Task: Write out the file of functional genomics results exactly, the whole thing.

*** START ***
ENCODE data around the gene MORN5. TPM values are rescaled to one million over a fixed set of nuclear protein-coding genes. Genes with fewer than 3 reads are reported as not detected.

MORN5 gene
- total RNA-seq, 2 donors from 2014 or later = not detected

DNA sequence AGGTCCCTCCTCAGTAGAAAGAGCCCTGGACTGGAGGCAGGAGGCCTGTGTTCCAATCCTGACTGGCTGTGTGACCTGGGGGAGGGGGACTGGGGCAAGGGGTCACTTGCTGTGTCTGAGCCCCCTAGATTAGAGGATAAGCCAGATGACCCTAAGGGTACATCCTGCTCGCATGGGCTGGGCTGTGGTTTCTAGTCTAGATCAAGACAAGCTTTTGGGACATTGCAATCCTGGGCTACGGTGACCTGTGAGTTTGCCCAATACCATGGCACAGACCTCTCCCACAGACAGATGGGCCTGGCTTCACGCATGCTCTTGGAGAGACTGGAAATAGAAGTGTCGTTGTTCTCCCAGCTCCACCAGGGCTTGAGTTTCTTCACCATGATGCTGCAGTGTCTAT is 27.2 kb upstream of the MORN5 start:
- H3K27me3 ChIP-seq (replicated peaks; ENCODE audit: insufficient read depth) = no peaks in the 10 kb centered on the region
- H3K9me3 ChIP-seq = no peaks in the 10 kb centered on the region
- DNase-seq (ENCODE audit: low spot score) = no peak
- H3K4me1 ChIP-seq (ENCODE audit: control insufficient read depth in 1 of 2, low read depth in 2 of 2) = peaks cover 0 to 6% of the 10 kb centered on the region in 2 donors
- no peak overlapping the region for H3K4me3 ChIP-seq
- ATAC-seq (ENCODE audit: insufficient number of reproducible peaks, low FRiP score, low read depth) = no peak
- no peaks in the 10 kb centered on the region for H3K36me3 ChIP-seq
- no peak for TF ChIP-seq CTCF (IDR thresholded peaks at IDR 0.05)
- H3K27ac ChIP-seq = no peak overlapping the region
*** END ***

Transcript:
ENCODE data around the gene MORN5. TPM values are rescaled to one million over a fixed set of nuclear protein-coding genes. Genes with fewer than 3 reads are reported as not detected.

MORN5 gene
- total RNA-seq, 2 donors from 2014 or later = not detected

DNA sequence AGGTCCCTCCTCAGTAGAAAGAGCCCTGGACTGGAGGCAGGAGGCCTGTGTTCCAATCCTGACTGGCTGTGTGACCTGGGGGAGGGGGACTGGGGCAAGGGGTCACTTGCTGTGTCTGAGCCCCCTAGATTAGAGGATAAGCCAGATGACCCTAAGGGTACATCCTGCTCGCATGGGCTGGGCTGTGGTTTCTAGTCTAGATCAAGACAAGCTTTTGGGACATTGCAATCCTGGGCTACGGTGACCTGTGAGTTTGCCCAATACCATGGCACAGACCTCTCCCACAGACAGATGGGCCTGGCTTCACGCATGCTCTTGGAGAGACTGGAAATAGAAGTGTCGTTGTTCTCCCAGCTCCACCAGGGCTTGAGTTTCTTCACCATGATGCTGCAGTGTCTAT is 27.2 kb upstream of the MORN5 start:
- H3K27me3 ChIP-seq (replicated peaks; ENCODE audit: insufficient read depth) = no peaks in the 10 kb centered on the region
- H3K9me3 ChIP-seq = no peaks in the 10 kb centered on the region
- DNase-seq (ENCODE audit: low spot score) = no peak
- H3K4me1 ChIP-seq (ENCODE audit: control insufficient read depth in 1 of 2, low read depth in 2 of 2) = peaks cover 0 to 6% of the 10 kb centered on the region in 2 donors
- no peak overlapping the region for H3K4me3 ChIP-seq
- ATAC-seq (ENCODE audit: insufficient number of reproducible peaks, low FRiP score, low read depth) = no peak
- no peaks in the 10 kb centered on the region for H3K36me3 ChIP-seq
- no peak for TF ChIP-seq CTCF (IDR thresholded peaks at IDR 0.05)
- H3K27ac ChIP-seq = no peak overlapping the region